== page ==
Virgil “Gus” Grissom, Edward White and Roger Chaffee, the loss of three exceptional minds, the end of their journey into space exploration, the tragedy of Apollo 1. On January 27 1967, a fire in the Apollo Command Module on the launch pad during a preflight test at Cape Canaveral resulted in the deaths of these astounding individuals. Apollo 1 was set out to be the first manned mission of the moon landing program, designed to test out the set-up by orbiting earth, and the launch date was slated to be February 21 1967, but unfortunately, the disaster got in the way of this to-be major accomplishment. (Sen, 2012) However, if there was one consolation to be had from this tragedy, it was that the fire changed spacecraft design forever. The event was a huge blow to NASA and subsequent evaluations to the spacecraft’s design led to radical alterations made to the design of the lunar module. The hatch door was improved to be easily opened in an emergency, flammables were removed and the pure oxygen atmosphere was replaced with an oxygen-nitrogen mixture. A small solace in the grand scheme of things, a relatively insignificant compensation for the loss of 3 astronauts, but still, one more step into the direction of future success.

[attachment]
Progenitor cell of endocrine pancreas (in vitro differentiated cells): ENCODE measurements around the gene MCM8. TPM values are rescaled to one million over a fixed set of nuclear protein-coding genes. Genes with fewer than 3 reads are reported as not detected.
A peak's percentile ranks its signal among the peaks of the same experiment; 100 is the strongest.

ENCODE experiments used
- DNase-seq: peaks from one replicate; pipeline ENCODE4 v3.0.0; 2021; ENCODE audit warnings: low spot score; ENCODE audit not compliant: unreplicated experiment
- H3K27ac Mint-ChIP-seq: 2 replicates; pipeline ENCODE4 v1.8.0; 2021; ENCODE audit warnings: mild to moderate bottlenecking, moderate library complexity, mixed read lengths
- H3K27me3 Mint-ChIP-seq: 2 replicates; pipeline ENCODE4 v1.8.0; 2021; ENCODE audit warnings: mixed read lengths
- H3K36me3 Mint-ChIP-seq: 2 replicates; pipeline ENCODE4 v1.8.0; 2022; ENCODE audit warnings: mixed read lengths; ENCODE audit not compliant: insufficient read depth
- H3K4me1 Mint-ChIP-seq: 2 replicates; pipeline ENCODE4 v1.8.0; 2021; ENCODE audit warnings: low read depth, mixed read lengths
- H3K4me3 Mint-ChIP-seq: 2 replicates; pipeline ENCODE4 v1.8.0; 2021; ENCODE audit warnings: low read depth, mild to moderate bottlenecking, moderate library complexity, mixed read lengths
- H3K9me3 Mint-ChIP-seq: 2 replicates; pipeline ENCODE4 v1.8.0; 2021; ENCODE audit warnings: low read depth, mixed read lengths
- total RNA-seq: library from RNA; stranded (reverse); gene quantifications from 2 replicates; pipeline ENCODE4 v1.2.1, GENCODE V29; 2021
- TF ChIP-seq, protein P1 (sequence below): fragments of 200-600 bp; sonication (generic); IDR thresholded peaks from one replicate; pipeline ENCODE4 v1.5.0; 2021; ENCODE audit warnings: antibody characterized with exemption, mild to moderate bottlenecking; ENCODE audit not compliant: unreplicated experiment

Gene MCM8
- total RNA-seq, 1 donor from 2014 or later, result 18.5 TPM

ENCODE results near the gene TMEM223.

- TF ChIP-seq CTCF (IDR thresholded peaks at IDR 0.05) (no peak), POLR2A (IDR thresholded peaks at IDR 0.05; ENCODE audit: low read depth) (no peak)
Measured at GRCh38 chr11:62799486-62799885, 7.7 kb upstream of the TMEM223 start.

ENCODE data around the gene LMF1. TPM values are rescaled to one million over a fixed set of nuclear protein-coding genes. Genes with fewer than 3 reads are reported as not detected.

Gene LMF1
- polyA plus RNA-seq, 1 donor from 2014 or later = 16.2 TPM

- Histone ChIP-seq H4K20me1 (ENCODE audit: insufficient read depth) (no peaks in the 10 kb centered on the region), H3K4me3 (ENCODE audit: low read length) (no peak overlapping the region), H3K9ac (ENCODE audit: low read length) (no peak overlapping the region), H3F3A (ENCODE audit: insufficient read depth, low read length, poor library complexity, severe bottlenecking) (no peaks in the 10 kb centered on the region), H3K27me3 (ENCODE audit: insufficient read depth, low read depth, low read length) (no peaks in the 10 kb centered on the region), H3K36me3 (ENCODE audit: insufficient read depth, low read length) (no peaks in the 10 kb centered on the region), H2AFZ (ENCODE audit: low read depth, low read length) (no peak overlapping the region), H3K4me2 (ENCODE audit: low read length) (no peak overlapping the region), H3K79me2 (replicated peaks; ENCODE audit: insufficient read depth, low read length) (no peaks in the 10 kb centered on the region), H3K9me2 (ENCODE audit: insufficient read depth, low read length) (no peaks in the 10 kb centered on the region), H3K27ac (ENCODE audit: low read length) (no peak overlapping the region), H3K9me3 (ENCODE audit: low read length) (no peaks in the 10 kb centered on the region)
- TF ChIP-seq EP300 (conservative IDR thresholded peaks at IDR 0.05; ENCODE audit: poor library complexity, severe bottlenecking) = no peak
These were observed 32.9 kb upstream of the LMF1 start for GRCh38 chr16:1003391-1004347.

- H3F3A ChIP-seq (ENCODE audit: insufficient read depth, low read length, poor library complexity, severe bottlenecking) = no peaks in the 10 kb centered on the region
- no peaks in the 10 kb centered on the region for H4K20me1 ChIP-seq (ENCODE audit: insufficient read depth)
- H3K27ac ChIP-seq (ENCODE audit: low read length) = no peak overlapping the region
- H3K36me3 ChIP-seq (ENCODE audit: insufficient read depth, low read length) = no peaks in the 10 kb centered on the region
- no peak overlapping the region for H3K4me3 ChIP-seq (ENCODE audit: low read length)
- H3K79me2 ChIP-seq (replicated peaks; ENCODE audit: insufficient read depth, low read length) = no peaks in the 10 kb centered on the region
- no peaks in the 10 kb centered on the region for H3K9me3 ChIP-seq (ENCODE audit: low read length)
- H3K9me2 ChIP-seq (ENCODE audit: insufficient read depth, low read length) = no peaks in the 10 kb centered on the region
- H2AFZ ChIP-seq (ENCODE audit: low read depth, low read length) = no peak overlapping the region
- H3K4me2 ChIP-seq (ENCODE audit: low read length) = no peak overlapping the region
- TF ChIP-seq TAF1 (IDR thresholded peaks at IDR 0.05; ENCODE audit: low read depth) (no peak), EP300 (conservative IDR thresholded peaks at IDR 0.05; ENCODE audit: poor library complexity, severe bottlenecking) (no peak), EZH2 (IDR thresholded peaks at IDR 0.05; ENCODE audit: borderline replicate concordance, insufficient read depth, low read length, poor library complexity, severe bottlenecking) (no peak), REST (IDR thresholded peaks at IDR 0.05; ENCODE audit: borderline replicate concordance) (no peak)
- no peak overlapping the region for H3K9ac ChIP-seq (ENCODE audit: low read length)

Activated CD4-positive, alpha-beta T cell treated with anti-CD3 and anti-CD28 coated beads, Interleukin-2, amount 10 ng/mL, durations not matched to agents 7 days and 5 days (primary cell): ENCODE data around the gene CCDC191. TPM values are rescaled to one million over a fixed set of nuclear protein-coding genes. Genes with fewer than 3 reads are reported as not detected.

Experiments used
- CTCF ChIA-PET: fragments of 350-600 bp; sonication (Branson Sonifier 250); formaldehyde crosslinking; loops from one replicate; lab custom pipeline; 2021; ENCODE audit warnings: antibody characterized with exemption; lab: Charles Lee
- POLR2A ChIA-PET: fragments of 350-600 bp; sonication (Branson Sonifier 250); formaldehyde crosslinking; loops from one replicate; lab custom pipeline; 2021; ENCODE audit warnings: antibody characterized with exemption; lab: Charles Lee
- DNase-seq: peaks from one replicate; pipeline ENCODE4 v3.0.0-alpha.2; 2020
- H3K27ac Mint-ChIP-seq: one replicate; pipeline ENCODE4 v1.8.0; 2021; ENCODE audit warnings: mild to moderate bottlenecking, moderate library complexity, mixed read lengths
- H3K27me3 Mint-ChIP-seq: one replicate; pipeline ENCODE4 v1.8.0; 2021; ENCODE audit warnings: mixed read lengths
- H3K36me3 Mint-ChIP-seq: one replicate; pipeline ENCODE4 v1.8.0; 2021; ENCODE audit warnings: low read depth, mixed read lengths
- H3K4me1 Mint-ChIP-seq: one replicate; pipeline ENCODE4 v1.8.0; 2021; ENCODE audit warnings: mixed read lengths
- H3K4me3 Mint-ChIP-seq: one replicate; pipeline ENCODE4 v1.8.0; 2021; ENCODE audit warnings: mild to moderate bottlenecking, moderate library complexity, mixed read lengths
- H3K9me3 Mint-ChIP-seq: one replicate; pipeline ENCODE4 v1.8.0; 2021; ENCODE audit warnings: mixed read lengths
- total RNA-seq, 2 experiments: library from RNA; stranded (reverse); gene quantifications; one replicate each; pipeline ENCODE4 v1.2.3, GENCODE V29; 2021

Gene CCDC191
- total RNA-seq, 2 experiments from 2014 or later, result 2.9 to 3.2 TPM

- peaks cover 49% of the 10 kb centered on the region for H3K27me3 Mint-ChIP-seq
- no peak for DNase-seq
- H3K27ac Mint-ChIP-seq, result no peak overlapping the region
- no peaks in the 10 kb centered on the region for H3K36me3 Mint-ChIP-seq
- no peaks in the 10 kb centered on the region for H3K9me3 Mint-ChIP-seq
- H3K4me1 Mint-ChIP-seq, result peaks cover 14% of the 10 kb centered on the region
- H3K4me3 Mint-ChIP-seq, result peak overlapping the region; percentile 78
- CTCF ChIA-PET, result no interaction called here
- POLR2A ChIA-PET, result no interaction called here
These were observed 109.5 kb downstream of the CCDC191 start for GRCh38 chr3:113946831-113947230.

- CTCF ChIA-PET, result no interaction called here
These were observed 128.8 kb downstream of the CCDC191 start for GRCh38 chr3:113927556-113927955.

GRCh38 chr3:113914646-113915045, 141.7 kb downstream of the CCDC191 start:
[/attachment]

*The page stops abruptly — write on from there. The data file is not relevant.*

In October 1968, Apollo 7 marked the start of the first crewed Apollo Space Mission. A mere 2 months later in December 1968, Apollo 8 was crowned the first spacecraft to fly around the Moon. Apollo 9 and 10 were an earth orbiter and lunar orbiter respectively, with Apollo 10 being the rehearsal for the first moon landing. The crew also surveyed and photographed the landing sites for Apollo 11.


The Eagle has landed. Those were the words from Neil Armstrong as he stepped on the moon for the first time, thus becoming the very first Man on the Moon, a position only he held. On July 20 1969, commander Neil Armstrong made a remarkable moon landing, which crowned the US the winner of the space race. Apollo 11 carried the first geologic samples from the Moon back to Earth. In all, the astronauts collected 21.6 kilograms of material, including 50 rocks, samples of the fine-grained lunar regolith, and two core tubes that included material from up to 13 centimeters below the Moon's surface. (Lunar - Missions - Apollo 11 Samples, n.d.) It was an achievement worth the global recognition it received.